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Oil Prices Were Little Channged

Editorial Department

SINGAPORE, March 8 (Reuters) - Oil prices were little changed on Thursday, biding time ahead of OPEC's policy-making meeting next week, which looks increasingly likely to agree further curbs on global crude supplies.

U.S. light sweet crude traded one cent firmer in electronic dealings in Asia at $29.01 a barrel, following a near 70-cents rally in New York a day earlier.

Crude prices have been propelled upwards by more than one dollar this week on seemingly growing momentum within the OPEC producers' cartel for a second round of production cuts.

Recent comments from the group's two largest producers, Saudi Arabia and Iran, and from smaller exporters Qatar and Indonesia have lent weight to speculation that group exports may be trimmed by up to one million barrels per day (bpd).

News that U.S. crude inventories have sunk to the lowest levels since the mid-1970s also sent jittery investors to buy into the market.

The American Petroleum Institute (API) reported a drop in U.S. crude tanks of 3.9 million barrels, while Energy Information Administration -- the statistical arm of the Department of Energy -- recorded a 2.7 million barrel decline.

U.S. crude stocks are now barely two percent above the 270 million barrel level that the National Petroleum Council says is needed for the U.S. oil system to work smoothly.

Low fuel inventory in the world's biggest energy consumer comes amid soaring consumption. The latest EIA data showed U.S. demand for crude and oil products averaging 20 million bpd in February, the highest for the month since 1979.

U.S. Energy Secretary Spencer Abraham signalled on Wednesday that the United States would opt for quiet diplomacy in talks with the OPEC cartel.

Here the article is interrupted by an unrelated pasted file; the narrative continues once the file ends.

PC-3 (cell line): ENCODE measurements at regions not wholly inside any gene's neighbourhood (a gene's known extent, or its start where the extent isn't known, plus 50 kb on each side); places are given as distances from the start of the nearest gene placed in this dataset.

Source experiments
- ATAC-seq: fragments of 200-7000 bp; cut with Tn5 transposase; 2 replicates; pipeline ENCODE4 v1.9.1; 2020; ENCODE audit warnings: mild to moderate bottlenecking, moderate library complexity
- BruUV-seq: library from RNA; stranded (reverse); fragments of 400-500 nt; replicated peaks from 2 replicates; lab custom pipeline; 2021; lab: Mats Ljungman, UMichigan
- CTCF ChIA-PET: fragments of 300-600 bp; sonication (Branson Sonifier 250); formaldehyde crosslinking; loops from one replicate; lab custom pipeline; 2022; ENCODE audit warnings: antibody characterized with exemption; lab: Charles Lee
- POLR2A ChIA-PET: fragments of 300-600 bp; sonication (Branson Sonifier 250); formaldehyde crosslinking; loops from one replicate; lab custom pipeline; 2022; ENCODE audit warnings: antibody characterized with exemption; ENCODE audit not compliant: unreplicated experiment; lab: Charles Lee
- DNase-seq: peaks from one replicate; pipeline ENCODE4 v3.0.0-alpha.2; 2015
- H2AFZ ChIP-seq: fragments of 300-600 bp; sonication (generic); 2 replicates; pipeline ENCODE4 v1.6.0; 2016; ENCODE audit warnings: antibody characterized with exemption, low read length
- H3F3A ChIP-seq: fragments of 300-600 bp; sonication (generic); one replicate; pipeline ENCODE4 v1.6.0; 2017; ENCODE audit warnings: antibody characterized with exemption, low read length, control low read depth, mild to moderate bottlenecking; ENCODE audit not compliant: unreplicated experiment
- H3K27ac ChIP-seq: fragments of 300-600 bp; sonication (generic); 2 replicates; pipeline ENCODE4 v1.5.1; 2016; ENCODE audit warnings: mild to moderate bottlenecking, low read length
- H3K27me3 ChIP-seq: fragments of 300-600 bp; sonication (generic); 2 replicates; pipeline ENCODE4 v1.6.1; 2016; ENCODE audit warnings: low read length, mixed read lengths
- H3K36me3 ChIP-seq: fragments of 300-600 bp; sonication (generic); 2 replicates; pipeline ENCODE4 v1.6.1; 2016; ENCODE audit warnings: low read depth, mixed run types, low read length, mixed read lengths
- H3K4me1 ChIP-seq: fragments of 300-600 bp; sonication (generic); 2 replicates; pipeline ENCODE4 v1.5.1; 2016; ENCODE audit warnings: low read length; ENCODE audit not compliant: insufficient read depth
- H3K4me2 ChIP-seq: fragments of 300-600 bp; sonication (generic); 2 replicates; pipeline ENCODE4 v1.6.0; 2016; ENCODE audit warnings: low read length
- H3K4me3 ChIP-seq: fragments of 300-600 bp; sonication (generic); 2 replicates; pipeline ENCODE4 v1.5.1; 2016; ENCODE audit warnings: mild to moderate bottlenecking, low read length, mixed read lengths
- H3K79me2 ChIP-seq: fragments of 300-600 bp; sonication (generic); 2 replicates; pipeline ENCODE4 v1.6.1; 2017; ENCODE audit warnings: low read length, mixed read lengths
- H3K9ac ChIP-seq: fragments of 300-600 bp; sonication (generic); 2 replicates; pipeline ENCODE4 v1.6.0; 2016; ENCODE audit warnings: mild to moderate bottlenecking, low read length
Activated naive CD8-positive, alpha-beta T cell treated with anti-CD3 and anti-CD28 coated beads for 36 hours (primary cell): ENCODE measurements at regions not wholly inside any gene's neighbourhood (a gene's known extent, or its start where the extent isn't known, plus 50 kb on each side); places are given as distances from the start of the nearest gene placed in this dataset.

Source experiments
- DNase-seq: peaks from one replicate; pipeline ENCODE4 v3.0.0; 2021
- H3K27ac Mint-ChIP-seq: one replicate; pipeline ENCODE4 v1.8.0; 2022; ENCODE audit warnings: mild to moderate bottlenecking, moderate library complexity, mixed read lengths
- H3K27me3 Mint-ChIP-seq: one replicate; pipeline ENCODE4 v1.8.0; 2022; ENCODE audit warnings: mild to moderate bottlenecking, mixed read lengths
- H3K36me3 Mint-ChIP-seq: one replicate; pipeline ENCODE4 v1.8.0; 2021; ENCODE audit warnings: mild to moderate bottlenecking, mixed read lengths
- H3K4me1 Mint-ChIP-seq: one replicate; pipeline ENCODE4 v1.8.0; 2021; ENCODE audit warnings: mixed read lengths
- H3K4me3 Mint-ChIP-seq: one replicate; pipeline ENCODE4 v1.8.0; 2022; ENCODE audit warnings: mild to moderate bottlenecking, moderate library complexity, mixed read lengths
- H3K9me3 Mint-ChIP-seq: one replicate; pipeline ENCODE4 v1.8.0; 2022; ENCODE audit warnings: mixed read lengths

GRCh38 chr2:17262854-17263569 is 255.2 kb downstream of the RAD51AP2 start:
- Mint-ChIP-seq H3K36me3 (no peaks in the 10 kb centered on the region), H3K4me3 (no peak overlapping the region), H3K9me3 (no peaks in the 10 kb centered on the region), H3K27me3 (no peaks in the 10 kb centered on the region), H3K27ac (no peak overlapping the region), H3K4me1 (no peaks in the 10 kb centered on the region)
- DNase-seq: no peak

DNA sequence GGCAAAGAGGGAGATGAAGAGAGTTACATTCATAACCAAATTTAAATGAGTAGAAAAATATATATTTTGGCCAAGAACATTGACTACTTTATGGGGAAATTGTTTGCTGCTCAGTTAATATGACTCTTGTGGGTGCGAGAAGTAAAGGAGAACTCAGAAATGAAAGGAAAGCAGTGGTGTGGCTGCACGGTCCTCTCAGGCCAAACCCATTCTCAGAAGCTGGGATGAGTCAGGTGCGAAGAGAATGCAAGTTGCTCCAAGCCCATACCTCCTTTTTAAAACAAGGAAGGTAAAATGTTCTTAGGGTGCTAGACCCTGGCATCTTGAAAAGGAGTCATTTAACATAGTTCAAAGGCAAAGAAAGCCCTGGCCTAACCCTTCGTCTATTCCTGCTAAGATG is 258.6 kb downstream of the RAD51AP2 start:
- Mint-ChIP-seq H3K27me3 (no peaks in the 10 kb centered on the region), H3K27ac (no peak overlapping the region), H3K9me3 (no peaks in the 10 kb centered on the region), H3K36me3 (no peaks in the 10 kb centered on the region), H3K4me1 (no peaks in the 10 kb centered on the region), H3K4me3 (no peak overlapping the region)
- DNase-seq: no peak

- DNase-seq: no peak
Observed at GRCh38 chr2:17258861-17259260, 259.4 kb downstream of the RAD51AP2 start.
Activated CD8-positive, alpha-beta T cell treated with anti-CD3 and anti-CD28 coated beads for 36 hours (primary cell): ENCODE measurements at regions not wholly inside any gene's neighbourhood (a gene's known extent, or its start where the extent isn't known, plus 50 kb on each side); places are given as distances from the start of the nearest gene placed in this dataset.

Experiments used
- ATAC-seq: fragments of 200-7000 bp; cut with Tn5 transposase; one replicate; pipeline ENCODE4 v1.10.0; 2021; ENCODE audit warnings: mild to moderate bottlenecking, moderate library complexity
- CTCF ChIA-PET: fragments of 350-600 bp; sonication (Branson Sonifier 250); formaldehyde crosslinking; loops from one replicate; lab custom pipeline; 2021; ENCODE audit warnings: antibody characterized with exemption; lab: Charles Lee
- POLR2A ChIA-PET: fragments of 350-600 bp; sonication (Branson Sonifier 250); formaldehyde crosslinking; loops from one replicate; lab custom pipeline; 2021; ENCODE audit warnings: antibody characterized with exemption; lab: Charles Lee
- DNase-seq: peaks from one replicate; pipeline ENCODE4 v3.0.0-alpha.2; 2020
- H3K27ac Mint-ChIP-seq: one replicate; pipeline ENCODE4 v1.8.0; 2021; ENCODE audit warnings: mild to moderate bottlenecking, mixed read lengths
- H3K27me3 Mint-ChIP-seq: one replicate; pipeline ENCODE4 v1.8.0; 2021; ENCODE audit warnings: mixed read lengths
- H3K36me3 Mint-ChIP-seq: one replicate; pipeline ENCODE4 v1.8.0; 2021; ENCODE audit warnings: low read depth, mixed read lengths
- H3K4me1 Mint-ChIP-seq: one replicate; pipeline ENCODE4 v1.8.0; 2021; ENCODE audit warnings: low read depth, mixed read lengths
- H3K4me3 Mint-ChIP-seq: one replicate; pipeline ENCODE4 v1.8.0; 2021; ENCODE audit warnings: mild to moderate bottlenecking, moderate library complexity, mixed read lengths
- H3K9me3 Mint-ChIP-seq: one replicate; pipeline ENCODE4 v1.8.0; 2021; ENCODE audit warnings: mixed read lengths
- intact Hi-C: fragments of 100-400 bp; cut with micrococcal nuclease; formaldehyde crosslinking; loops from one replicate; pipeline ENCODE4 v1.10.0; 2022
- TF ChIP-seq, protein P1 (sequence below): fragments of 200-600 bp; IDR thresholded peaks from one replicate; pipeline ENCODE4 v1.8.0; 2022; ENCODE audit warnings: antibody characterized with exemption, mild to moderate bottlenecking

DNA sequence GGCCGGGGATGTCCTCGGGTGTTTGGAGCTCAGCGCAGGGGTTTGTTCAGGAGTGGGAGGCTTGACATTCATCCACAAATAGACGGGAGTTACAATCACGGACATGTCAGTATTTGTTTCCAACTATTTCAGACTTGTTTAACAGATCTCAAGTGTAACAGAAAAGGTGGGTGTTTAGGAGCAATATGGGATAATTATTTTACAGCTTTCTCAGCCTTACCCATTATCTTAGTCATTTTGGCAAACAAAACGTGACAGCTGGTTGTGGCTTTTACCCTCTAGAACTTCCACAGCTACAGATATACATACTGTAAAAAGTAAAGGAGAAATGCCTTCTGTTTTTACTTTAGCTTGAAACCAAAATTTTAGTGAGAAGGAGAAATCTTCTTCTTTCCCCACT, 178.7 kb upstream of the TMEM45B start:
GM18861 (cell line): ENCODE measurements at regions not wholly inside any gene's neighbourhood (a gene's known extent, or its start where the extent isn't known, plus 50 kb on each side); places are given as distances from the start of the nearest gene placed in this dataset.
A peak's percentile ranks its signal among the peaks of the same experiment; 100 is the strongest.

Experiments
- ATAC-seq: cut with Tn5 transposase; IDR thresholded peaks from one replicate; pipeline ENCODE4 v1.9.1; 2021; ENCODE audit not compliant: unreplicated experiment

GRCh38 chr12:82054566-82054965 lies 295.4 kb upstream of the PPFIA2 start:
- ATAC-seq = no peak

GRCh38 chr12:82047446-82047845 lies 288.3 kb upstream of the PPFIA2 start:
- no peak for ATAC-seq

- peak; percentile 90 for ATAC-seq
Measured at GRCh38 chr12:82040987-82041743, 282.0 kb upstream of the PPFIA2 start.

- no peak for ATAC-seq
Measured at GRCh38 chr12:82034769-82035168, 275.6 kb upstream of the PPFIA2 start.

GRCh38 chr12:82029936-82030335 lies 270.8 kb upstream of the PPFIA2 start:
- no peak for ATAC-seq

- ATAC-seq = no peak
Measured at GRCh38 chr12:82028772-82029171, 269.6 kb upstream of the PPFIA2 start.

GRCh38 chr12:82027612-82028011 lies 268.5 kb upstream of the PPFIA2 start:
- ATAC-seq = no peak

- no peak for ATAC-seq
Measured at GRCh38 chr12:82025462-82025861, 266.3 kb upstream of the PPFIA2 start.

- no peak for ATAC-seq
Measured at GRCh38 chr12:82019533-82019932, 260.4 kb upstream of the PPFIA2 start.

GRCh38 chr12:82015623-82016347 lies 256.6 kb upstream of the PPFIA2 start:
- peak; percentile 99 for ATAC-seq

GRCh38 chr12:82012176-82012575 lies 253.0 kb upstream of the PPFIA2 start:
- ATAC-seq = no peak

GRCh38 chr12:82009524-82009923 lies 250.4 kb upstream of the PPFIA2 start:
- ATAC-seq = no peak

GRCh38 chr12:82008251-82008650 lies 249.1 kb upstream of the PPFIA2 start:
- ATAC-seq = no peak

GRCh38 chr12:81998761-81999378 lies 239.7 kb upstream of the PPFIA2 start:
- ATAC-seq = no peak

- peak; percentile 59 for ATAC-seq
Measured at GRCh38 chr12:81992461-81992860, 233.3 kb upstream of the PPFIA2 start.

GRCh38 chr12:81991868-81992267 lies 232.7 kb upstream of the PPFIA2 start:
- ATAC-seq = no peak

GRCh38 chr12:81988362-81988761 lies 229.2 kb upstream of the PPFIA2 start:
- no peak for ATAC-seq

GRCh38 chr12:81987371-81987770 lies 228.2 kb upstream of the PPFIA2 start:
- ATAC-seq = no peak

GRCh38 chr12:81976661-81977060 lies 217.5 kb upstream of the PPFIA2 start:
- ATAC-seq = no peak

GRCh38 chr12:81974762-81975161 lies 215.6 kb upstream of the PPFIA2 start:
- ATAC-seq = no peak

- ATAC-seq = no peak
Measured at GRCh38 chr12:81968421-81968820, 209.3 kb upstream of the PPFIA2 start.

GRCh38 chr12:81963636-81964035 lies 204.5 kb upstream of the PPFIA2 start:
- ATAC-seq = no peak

In contrast to his predecessor, Abraham told reporters in Mexico City that he did not want a public discussion over OPEC production.

"I think there are interests to have these conversations in a quieter fashion and make our own strategic decisions on that basis," said Abrahams.

Former energy secretary Bill Richardson used heavyweight diplomacy to lobby OPEC to raise crude production last year when prices soared to 10-year peaks.

The Organisation of Petroleum Exporting Countries, which is scheduled to review output policy in Vienna on March 16, applied output restraints throughout 1999 after oil sank below $10 a barrel a year earlier.

Those restrictions sent prices tripling last year to more than $35 and triggered calls from big consuming countries for increased supplies. OPEC raised output four times in 2000 by a total 3.7 million bpd.

Since then prices have come off about 25 percent and forecasts of a widespread economic slowdown have raised fears of depressed growth in petroleum demand.

OPEC trimmed supplies by 1.5 million bpd in February to avoid any oversupply in the second quarter, usually a period of seasonal downturn in demand.

The group has a target to keep a reference basket of seven crudes at about $25 a barrel, which would peg U.S. crude at about $29 a barrel. OPEC's reference basket stood at $24.36 a barrel on Tuesday.

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